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Decade in review

Men’s T20I spells of the decade, No.3: Umar Gul repeats his trick

by Taha Hashim 5 minute read

Taha Hashim recalls Umar Gul’s day out against South Africa in 2013.

Umar Gul 5-6
South Africa v Pakistan
Centurion Park
2nd T20I, Pakistan tour of South Africa
March 3, 2013

The spell

Umar Gul. Now there’s a name you haven’t heard for a while, one that hasn’t been around international cricket since 2016. A return seems wholly unlikely. 

How will history remember Gul? He didn’t set the world alight in the manner of Wasim and Waqar, and he didn’t frighten like Akhtar. He didn’t capture you like Asif in his pomp or Amir in his youth. And yet Gul did touch greatness – in the shortest format.

Umar Gul on his way to his first 5-6

The previous decade contained his greatest hits. In Dubai, Gul conceded just eight runs for his four wickets against Australia, reverse swing his ally as he fed into the tail. A month later he dismantled New Zealand in south London at the 2009 World T20, returning incredible figures of 5-6. Across the first two men’s World T20 tournaments, Gul’s 26 wickets, at an average of 12.03, put him at the top of the wicket-taker’s pile. He was beyond instrumental in taking Pakistan to two consecutive finals; a winner’s medal in 2009 was just reward for his efforts.

Fast-forward to 2013 and Gul was on the way down, but he still had it in him for one last show. Centurion was his stage, South Africa’s line-up his victims. It wasn’t a spectacle; his trademark yorker did not make an appearance. Simplicity did the trick, with the balls banging on a length, and the hapless batsmen bearing plenty of gifts.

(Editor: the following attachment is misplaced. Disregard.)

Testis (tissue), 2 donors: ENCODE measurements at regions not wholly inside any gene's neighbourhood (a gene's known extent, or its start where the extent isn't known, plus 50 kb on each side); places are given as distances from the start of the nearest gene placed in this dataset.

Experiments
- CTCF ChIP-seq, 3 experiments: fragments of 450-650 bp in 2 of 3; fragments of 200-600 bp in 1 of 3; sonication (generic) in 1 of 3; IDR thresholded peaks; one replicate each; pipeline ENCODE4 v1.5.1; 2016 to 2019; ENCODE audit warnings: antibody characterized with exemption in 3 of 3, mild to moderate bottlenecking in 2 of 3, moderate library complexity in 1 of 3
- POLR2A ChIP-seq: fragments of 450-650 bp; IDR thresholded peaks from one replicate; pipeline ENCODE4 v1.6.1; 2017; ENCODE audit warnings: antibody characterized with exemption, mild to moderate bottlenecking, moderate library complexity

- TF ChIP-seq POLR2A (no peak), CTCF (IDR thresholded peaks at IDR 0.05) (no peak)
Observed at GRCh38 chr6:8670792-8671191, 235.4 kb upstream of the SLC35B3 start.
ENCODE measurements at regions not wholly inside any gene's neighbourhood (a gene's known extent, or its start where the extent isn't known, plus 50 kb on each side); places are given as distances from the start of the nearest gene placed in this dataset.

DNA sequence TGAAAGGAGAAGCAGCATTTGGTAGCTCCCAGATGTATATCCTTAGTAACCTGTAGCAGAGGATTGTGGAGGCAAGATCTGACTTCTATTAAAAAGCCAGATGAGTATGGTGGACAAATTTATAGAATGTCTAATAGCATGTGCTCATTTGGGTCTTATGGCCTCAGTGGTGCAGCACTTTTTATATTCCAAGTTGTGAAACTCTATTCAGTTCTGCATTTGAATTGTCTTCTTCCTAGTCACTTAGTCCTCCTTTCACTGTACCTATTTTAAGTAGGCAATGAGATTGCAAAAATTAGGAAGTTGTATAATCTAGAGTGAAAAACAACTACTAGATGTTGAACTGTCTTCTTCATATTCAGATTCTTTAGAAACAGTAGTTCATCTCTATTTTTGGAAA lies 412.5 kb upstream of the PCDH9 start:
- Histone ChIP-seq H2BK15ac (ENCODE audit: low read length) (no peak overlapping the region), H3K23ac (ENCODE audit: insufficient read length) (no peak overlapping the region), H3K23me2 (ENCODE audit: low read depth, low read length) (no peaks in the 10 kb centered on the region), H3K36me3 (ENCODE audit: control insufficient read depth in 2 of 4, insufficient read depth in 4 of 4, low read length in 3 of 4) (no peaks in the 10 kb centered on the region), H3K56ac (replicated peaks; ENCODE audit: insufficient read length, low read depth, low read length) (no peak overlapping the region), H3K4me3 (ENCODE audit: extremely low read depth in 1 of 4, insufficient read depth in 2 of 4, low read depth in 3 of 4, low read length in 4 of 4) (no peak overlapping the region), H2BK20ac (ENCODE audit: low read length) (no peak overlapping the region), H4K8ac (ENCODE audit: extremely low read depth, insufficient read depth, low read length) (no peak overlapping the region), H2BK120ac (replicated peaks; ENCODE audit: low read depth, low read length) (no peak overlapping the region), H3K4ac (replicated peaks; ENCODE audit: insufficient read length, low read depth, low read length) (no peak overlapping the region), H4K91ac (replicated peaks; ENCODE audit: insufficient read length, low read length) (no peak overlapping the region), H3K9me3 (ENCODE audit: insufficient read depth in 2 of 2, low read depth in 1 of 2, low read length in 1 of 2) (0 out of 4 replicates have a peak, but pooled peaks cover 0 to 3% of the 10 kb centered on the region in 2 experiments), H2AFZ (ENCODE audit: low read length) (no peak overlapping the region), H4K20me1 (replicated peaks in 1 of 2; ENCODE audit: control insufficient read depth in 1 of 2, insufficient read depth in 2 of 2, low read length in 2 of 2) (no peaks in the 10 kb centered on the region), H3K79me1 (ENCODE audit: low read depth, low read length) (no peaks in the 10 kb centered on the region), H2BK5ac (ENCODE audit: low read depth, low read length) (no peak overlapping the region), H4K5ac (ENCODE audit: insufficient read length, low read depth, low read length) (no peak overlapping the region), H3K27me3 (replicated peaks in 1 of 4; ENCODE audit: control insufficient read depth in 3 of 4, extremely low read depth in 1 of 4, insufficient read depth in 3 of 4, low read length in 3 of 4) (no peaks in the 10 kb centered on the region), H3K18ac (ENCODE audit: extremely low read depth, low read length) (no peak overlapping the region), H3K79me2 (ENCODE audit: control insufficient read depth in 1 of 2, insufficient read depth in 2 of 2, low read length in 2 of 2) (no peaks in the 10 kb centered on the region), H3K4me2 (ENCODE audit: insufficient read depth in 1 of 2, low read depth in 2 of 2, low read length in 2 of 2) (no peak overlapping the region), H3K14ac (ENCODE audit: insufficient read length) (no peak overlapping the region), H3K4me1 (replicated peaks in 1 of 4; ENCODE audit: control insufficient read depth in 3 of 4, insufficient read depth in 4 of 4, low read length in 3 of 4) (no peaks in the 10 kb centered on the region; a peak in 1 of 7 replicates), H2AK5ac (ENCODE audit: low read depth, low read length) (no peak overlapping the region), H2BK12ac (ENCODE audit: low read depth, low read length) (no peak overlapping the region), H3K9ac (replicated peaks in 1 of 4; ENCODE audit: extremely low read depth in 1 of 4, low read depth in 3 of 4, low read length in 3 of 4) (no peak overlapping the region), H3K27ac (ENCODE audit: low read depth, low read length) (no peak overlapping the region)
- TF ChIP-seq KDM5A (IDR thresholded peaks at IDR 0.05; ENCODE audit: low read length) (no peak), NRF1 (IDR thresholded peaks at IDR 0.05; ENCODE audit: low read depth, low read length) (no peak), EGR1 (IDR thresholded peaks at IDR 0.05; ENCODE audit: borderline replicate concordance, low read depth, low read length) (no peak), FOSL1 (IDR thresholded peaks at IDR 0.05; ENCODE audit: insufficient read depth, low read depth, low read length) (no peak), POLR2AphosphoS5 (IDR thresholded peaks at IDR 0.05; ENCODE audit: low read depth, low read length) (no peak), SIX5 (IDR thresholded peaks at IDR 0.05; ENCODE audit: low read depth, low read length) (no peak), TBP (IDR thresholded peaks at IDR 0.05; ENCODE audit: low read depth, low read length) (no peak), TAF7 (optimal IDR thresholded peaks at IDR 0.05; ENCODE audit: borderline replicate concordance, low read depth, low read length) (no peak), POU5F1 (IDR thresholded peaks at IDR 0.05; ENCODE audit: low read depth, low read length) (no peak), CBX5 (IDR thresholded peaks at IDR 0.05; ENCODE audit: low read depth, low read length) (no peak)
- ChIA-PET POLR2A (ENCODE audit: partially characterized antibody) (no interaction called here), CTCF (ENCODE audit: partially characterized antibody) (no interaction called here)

Faf du Plessis’ golf swing feathered an edge behind and Chris Morris offered third man catching practice. Justin Ontong missed one on his pads before Farhaan Behardien slapped one to backward point. Kyle Abbott gloved one up so invitingly that even Kamran Akmal wasn’t going to make a meal of it.

In just 14 balls, Gul had recreated his New Zealand masterpiece. It was a final hurrah of sorts, his last great rout of an international line-up. He remains the second most prolific fast bowler in men’s T20Is, trailing only the great Lasith Malinga. Umar Gul will not be forgotten in a hurry.

The ball

4.6 Justin Ontong lbw b Umar Gul 0 (1)

The bulk of Gul’s damage came in his very first over. Morris fell immediately after du Plessis and any disappointment of missing out on a hat-trick was eased with the final ball. Gul went full and straight; Ontong’s decision to move across his stumps for a leg-side flick was unwise. The appeal was vociferous, and the finger was never not going to go up. 

Wisden’s decade in review series is brought to you in association with Perry, designers of distinctive club blazers made in Yorkshire since 1946

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